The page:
You may just have to think more broadly. Who is a partial competitor? Who is in a related industry who might jump into your category and become a competitor?

I just read a great quote from Mike Linton, who is the former CMO for Ebay and Best Buy, which shows how even large, established industries don't always understand who their true competitors are. Read it, and think of how this might apply to your business and category. The quote appeared in Ad Age.

"Don't be blindsided by the competition and get lost in what innovation is.
Record labels still believed they were each other's competition even as they engaged in legal battles with music download, peer-to-peer sites and the consumers who used those sites. They didn't see that consumers were bypassing the $19.99 CD en masse while Apple created a colossal digital-music franchise."

Tuesday, September 8, 2009

Management Lessons From Ford

Some people think that entrepreneurs cannot manage well. To that end, I'm recommending a terrific interview with Alan Mullaly, head of Ford Motor, which appeared in the New York Times on Sunday, September 6. It has so many nuggets of great advice on management and building an organization. It also has excellent personal advice for anyone who wants to advance their career.

Here is a brief excerpt and link to the article:

"One of my favorite stories is an analogy where this reporter stops by a construction site and he interviews three bricklayers. He asks the first bricklayer, “What are you doing?” And he says, “Well, I’m making a living laying these bricks.” The reporter says: “Oh, that’s great. That’s very noble.”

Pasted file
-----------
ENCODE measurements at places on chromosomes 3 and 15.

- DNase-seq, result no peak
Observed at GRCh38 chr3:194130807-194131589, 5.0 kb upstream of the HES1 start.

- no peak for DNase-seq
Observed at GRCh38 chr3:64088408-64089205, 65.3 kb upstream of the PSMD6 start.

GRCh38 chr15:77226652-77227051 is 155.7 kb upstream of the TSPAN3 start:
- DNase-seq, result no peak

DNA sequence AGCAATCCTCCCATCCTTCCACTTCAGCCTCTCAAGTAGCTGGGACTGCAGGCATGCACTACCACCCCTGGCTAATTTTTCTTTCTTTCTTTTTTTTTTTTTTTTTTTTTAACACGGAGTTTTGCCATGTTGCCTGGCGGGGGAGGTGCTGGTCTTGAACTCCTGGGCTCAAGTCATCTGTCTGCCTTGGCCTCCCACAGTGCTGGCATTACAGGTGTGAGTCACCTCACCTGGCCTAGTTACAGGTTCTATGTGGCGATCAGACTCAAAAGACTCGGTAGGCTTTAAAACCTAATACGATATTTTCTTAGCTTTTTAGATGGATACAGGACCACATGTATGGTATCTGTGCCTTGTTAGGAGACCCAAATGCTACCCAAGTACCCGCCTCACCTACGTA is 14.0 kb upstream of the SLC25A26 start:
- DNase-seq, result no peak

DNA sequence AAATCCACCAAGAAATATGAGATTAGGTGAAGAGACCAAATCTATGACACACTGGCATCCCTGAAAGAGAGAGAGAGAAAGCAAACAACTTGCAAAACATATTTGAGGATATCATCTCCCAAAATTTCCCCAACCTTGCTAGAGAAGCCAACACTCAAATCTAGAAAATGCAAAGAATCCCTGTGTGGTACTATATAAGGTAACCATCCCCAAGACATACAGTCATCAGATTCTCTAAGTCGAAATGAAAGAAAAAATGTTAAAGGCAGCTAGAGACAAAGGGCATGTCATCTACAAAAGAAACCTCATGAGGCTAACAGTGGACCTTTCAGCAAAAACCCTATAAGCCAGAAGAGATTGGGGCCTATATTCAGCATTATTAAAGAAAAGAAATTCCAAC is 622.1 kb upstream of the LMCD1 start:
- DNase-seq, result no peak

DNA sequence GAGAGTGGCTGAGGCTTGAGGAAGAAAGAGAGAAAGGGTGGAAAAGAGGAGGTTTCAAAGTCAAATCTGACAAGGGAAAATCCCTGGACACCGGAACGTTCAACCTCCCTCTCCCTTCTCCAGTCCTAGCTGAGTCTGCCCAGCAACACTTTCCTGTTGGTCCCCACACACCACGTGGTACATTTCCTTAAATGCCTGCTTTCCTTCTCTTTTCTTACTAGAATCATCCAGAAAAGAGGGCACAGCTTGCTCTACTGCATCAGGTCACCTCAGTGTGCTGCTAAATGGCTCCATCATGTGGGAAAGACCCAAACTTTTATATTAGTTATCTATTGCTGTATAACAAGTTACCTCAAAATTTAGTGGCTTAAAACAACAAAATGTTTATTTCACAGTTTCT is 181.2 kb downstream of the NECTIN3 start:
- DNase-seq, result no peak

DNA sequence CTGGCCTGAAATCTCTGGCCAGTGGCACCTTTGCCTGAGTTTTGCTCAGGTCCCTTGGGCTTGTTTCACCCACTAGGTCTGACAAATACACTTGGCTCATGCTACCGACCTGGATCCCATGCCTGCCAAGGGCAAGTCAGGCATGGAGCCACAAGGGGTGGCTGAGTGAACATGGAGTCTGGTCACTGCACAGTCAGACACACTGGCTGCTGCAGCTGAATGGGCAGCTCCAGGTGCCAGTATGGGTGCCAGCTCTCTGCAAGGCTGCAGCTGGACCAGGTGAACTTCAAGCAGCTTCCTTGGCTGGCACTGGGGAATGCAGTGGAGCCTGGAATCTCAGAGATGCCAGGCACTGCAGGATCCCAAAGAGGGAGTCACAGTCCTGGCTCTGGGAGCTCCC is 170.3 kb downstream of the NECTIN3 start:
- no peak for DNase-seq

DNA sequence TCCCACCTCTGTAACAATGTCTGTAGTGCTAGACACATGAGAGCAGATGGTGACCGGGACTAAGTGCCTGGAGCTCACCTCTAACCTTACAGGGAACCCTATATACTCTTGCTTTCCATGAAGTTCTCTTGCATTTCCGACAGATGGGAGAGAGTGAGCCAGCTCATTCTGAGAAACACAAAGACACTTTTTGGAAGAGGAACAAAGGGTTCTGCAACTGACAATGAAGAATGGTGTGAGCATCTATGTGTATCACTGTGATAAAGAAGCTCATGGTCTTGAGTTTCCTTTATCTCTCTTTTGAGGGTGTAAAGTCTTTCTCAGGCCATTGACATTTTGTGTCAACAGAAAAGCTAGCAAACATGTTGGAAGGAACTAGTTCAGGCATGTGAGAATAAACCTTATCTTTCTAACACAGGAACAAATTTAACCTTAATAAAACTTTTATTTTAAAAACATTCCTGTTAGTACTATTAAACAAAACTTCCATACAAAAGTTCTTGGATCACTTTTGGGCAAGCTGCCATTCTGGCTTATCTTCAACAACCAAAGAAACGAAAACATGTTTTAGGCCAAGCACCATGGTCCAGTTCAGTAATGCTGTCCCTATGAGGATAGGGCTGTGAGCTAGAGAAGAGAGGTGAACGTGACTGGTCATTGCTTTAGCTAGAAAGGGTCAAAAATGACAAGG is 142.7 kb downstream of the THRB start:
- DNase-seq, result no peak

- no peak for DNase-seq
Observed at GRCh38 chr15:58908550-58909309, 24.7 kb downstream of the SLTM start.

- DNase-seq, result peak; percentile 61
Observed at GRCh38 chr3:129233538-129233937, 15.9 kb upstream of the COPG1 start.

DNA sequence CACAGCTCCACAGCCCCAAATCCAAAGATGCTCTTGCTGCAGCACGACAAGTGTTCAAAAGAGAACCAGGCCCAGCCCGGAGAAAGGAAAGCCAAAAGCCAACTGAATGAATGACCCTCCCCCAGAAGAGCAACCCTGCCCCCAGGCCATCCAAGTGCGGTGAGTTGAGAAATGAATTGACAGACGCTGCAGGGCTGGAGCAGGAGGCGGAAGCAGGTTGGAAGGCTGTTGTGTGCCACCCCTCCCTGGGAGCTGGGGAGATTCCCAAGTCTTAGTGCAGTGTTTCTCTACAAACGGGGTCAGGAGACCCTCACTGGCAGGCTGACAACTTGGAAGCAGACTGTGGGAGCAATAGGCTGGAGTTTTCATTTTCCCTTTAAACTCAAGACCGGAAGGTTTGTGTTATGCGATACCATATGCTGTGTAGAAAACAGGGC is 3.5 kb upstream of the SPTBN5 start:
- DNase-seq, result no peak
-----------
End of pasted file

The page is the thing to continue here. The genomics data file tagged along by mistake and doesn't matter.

"He asks the next bricklayer, “What are you doing?” And he says, “Well, I am practicing the profession of bricklaying. I’m going to be the best bricklayer ever.”

"And the reporter asks the third bricklayer, “What are you doing?” And he says, “I’m developing a cathedral.”

"There is technical excellence and professionalism, but we all want to contribute to making a cathedral. And the more we feel that and we know what our part in it is, the more I think you can take the team performance to a whole other level of excellence."

To me an entrepreneur is building a cathedral. An entrepreneur always has to have the big vision in mind -- the end grand result. He or she can then turn that dream into something real by getting others to share the vision.

Planes, Cars and Cathedrals
Published: September 6, 2009
Ford’s chief executive says corporate leaders should articulate a compelling vision for their employees.